A bright green insect that's smaller than a penny is a threat to ash trees - and it's almost here in Central New York.
Dr. Melissa Fierke, a SUNY ESF researcher who studies the invasive species, says the big purple traps that are now hanging in trees in Onondaga and surrounding counties will tell scientists when they're actually here.
Why purple? "The beetles like that color," says Dr. Fierke.
The state DEC is also relying on people to report if they see the bullet shaped insects. When I thought I'd spotted one, in Skaneateles, I called and was told to take a picture and email it in with information on the location. Dr. Fierke suggests checking your computer first for a better identification. If you input 'Emerald Ash Borer', you'll get lots of pictures.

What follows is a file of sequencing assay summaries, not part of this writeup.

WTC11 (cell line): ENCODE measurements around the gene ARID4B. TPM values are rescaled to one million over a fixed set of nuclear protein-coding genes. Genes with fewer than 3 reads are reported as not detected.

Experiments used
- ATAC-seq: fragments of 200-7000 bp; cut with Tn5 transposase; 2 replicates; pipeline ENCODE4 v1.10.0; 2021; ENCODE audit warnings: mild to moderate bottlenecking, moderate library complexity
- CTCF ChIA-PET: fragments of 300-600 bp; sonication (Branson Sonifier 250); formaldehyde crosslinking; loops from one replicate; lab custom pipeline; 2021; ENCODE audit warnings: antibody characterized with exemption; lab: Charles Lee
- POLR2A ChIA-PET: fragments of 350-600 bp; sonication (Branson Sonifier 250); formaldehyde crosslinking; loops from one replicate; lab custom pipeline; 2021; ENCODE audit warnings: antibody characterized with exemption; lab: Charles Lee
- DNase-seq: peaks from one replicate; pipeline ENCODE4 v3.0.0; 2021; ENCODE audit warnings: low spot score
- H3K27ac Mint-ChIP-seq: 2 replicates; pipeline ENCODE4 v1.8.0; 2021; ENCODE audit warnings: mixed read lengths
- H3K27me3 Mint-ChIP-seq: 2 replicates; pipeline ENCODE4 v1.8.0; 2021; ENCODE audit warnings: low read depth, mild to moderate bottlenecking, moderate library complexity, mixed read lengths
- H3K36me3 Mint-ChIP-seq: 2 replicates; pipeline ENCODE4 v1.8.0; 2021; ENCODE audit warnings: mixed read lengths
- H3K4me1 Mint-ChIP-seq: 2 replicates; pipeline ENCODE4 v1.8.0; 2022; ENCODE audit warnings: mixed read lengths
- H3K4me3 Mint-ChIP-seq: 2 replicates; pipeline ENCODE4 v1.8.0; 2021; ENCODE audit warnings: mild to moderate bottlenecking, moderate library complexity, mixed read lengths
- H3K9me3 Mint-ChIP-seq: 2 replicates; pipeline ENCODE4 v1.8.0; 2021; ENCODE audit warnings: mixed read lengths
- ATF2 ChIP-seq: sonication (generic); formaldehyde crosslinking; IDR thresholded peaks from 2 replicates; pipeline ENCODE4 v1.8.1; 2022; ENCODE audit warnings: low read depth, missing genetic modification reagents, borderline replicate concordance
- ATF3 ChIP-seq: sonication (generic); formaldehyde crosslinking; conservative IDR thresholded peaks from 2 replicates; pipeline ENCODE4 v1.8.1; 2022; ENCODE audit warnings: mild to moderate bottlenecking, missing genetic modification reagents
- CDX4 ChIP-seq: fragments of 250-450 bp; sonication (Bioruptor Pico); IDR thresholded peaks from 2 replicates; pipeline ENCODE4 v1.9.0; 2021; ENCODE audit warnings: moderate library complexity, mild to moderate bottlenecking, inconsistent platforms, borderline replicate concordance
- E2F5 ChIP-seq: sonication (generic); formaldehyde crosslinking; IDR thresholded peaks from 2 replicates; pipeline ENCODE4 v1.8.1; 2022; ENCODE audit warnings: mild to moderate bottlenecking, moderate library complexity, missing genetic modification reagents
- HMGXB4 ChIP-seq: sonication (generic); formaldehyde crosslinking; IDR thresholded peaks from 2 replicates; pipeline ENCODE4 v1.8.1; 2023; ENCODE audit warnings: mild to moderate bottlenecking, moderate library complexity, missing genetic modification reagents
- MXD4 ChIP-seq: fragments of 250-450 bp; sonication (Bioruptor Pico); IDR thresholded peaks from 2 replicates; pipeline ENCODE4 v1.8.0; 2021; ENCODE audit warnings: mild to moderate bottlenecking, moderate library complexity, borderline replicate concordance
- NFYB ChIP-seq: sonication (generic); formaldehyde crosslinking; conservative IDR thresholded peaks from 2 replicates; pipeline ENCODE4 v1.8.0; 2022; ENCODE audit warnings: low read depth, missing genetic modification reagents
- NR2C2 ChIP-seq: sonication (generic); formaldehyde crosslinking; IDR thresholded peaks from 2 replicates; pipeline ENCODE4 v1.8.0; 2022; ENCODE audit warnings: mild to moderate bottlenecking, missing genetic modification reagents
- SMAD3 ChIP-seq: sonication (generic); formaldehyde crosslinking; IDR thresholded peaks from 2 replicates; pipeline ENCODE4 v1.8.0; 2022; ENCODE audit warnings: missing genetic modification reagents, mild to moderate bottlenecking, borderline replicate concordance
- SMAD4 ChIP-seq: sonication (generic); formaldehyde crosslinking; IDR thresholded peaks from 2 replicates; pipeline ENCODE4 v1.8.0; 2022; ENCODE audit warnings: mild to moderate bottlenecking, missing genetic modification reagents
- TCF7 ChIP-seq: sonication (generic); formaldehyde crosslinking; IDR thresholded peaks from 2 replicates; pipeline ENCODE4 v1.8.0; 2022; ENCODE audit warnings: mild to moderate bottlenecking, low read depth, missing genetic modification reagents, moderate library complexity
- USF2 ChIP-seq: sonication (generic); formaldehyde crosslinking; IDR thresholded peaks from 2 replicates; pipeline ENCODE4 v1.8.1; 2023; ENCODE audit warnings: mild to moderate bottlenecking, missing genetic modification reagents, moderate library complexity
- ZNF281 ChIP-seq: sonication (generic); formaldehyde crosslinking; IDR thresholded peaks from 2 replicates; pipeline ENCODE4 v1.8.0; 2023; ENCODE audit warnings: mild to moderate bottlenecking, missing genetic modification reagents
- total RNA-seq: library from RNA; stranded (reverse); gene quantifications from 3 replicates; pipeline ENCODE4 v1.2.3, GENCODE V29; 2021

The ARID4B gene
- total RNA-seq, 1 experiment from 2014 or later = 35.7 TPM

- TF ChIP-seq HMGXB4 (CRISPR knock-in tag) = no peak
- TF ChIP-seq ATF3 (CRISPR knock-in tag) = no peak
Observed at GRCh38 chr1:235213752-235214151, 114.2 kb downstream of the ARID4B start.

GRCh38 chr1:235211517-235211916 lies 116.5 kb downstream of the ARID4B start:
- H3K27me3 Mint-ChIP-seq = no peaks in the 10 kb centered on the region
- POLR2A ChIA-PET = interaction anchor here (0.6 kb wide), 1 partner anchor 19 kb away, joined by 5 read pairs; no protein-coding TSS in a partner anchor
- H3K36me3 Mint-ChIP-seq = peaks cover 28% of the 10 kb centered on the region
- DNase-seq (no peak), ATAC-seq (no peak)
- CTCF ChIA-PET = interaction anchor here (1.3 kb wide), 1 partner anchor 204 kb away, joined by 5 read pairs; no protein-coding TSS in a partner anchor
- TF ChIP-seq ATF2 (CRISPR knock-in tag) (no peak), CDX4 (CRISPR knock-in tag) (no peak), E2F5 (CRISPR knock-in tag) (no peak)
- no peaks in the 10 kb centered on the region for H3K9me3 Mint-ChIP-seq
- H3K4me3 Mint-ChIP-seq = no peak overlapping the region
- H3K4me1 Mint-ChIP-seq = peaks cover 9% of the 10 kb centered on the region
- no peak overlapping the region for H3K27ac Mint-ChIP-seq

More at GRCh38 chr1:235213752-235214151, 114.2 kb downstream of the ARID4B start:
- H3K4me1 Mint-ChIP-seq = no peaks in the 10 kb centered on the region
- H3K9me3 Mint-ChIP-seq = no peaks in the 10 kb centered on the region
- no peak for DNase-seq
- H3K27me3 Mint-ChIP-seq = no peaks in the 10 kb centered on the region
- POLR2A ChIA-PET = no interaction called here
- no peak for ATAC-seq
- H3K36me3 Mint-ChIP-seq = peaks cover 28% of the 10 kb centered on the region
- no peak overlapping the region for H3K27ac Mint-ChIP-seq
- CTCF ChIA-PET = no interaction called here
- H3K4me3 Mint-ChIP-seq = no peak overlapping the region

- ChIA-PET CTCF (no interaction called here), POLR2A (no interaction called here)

The good news from my specimen - it was not an Emerald Ash Borer. One small break, and time is critical.
As researchers learn more about the insect, there are hopes that more ash trees can be saved from the invasion. Insecticides are effective, but they have to be timed right. A Cornell researcher is putting out a report later this week on what seems to work well. Dr. Fierke is also looking at 'sacrificing' one tree to attract more of the insects and draw them away from still healthy trees as a strategy to minimize damage.